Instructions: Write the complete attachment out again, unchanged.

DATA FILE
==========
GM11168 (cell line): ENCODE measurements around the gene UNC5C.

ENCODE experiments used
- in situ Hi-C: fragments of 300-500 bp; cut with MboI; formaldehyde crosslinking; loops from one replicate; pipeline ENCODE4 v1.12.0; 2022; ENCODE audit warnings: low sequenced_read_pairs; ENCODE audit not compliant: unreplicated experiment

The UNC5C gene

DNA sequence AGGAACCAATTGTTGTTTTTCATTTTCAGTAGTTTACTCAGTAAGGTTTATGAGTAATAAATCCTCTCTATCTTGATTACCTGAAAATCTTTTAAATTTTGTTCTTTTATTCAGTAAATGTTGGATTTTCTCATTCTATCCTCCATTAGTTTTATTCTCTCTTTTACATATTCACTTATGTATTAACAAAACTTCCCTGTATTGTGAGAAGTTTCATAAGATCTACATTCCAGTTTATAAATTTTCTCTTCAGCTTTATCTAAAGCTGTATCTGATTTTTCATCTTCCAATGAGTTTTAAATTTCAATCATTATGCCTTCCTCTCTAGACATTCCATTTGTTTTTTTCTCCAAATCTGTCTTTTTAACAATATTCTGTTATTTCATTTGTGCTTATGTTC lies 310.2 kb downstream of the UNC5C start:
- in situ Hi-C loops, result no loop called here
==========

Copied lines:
GM11168 (cell line): ENCODE measurements around the gene UNC5C.

ENCODE experiments used
- in situ Hi-C: fragments of 300-500 bp; cut with MboI; formaldehyde crosslinking; loops from one replicate; pipeline ENCODE4 v1.12.0; 2022; ENCODE audit warnings: low sequenced_read_pairs; ENCODE audit not compliant: unreplicated experiment

The UNC5C gene

DNA sequence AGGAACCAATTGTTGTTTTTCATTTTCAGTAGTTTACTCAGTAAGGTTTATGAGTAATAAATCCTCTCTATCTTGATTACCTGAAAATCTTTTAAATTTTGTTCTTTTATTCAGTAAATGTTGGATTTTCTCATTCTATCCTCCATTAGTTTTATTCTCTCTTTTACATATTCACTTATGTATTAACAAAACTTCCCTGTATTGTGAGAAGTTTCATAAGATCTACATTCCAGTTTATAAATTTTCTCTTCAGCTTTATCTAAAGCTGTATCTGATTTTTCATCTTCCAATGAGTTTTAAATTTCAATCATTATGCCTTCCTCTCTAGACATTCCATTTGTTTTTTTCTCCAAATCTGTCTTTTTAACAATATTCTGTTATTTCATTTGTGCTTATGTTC lies 310.2 kb downstream of the UNC5C start:
- in situ Hi-C loops, result no loop called here